Biodiversity

 
 

Biodiversity




Butterflies have been studied in Nepal for over 150 years, with much of the original study and collection done by the British, including one or two British Residents (i.e. British Consuls of the day). After 1950 the Japanese became involved in collection through scientific expeditions, and this resulted later in the establishment by Tribhuvan University of the Natural History Museum at Swayambhu in 1974.

The record books state that Nepal has 11 out of the 15 families of butterflies in the world, or over 500 species, and still today in the 21st century new species keep turning up. It is said that you never really know with Nepal's butterflies; they just may turn up unexpectedly . From 1974 to 1981, only a period of seven years, a further 24 specimens or sub-families were added to the records, and in 1981 two alone, the BLUE DUCHESS and the SIKKIM HAIRSTREAK were discovered, with this last one known only from a single specimen from Sikkim, with this one female found in 1981 in Godavari, Kathmandu Valley ; and later in 1986 an entirely new race of the CHINESE HAIRSTREAK turned up. The original collectors were not allowed outside the Kathmandu Valley, so much of their research documented only the valley. Only after 1950 when Nepal opened up to expeditions and limited tourism, did the butterfly collectors venture outside the valley.

Nepal is divided into 5 regions based on altitude, and the seasons are specified as Spring, Pre-monsoon, Summer-monsoon, Post-monsoon, Autumn and Winter. In winter below 3,000 metres.

Within the Kathmandu Valley, the climate which is quite mild with day temperatures reaching 18ºC in mid-winter, there are butterflies all the year round. The best seasons for butterfly watching are late March/April, mid May/ mid June, late August/September. There are forested areas in the valley which are still remarkable places for butterflies, and they include open country near Chobar and there is very little activity except for the very common Oriental Species, with the distribution of butterflies in Nepal being quite specific with about 10% of the butterflies being Palaearctic species above 3,000 metres, and about 90% Oriental species Swyambhu; the base of the hills and forest streams at Godavari, Nagarjun, Budhanilkantha and Sundarijal; the forested hilltops of Phulchowki, Jamachowk and Shivapuri, and the open scrubby bush areas of Nagarkot , Suryavinyak and Chandragiri.

There are about 20 Kathmandu Valley species on the endangered or vulnerable list. Outside the valley in the areas of the National Parks scattered throughout the country, the butterflies too are in profusion, and in undisturbed areas away from settlements are the ideal places to sit and watch.

 

 



The Kingdom of Nepal covers an area of 147,181 square kilometers, and stretches 145-241 kilometers north to south and 850 kilometers west to east. The country is located between India in the south and China in the north. At latitudes 26 and 30 degrees north and longitudes 80 and 88 degrees east, Nepal is topographically divided into three regions: the Himalaya to the north, the hills consisting of the Mahabharat range and the Churia Hills in the middle, and the Terai to the south. Elevations are varied in the kingdom. The highest point is Mt. Everest (8848 m) in the north and the lowest point (70 meters above sea level) is located at Kechana Kalan of Jhapa District. Altitude increases as you travel south to north. In the north temperatures are below -40°C and in the Terai, temperatures rise to 40°C in the summer. During June, July and August, the kingdom is influenced by monsoon clouds.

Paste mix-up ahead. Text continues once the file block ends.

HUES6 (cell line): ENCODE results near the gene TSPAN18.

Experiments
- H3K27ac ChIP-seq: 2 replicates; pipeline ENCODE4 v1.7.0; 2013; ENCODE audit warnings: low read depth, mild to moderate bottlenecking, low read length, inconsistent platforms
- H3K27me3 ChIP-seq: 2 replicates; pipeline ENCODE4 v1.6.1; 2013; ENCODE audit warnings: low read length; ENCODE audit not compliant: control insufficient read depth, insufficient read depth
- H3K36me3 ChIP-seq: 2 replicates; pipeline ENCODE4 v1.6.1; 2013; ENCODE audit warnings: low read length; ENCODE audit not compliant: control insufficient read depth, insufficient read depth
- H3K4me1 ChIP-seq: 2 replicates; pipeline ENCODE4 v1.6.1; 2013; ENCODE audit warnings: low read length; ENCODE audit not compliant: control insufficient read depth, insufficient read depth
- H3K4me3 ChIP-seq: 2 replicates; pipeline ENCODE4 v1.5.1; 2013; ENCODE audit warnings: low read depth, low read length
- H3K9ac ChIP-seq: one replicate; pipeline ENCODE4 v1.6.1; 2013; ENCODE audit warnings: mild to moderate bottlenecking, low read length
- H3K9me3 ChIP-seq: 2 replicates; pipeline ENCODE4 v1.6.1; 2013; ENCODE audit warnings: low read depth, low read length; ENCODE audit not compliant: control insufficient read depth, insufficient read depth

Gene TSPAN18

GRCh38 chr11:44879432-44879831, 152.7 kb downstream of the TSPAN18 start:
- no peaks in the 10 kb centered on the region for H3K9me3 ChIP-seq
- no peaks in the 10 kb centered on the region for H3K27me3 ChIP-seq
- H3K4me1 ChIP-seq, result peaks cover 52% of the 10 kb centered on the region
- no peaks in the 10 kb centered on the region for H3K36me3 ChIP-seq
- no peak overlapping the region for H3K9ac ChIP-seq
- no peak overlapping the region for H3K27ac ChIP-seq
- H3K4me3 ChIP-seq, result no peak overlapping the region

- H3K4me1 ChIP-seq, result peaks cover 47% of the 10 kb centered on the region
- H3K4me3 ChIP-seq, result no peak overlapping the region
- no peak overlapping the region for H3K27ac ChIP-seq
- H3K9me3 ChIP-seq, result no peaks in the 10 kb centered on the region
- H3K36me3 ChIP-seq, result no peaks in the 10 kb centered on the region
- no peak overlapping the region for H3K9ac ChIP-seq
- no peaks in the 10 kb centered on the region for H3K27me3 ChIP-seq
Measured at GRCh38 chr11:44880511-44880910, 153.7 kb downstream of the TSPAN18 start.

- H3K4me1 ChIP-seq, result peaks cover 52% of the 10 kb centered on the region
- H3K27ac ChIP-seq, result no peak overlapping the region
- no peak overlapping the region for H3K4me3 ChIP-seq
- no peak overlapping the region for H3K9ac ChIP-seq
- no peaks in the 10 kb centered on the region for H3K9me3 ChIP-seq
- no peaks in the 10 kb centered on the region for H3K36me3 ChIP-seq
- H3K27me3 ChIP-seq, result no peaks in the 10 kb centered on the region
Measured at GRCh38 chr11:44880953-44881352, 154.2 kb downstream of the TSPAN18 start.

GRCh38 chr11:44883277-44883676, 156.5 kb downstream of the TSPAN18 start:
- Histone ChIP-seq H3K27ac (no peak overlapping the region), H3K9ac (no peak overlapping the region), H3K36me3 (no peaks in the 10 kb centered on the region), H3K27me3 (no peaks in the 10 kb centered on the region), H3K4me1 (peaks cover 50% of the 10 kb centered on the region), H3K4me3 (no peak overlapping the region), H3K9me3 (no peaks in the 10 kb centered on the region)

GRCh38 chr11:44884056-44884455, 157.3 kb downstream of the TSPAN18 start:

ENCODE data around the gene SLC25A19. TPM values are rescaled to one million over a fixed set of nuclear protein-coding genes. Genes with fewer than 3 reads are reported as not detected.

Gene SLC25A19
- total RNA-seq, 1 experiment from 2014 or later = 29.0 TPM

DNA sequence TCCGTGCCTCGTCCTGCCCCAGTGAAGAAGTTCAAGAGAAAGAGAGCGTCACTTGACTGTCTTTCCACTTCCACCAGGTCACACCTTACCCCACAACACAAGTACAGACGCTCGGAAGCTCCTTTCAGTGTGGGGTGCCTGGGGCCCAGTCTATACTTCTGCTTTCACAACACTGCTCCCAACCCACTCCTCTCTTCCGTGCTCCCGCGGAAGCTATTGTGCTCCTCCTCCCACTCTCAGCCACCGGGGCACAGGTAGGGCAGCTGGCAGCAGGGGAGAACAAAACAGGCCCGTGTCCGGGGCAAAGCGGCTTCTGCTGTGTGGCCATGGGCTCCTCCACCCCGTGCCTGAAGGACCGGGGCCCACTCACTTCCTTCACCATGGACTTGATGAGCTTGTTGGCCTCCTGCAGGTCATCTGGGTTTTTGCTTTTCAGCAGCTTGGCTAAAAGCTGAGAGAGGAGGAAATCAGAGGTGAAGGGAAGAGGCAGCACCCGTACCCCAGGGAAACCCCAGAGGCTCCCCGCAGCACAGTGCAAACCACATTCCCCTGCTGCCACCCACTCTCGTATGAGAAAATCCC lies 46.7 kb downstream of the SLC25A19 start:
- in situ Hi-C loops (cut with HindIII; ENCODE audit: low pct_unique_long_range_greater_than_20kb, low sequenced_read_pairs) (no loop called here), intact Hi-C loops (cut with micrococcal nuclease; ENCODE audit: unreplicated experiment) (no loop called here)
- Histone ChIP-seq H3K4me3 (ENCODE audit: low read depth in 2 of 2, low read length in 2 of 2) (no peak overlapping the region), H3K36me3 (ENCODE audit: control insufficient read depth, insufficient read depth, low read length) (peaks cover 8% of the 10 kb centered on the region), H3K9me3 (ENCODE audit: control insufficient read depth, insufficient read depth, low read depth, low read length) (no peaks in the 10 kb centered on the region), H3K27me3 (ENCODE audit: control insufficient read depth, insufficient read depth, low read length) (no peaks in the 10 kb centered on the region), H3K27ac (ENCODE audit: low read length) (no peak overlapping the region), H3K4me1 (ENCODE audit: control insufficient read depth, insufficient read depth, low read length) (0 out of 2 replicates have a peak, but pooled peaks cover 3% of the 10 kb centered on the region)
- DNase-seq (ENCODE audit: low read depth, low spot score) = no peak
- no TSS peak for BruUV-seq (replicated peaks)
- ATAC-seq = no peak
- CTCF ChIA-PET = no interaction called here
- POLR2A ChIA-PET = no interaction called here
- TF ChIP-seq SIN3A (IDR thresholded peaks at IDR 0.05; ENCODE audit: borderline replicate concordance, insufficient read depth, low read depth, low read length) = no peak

Bird Watching

About 850 species of birds are found in Nepal. With the opening of Koshi Tappu Reserve, bird watching is gaining grounds in Nepal. Koshi Tappu alone has recorded over 250 species of birds. Rare birds include Impeyean pheasant, the national bird, snow cock, snow pigeon, giant horn-bill, saras crane and babblers. The spiny babbler is a rare endemic variety found only in Nepal. Every year migratory birds from Tibet, Siberia and the northern mountains fly to the lowlands and Terai of Nepal. The Koshi Barrage is one of the most important migratory habitats. Bird watching is a very pleasant experience during late autumn and early spring when the migration occurs. Other parks and reserves also attract more birds and birdwatchers.

Flower Tour

Nepal is rich in vegetation. The country's diverse terrain provides ideal conditions for varieties from tropical to hill plants and flowers. Some orchids and certain varieties of rhododendron are very rare and found only in Nepal. Lali Guras or the red rhododendron is the national flower of Nepal. During the right seasons most visitors who come to explore the natural beauty of the country, are fortunate to have a glimpse of spectacular sights of hills covered with rhododendron flowers. Spring and autumn are the best seasons for flowers in Nepal.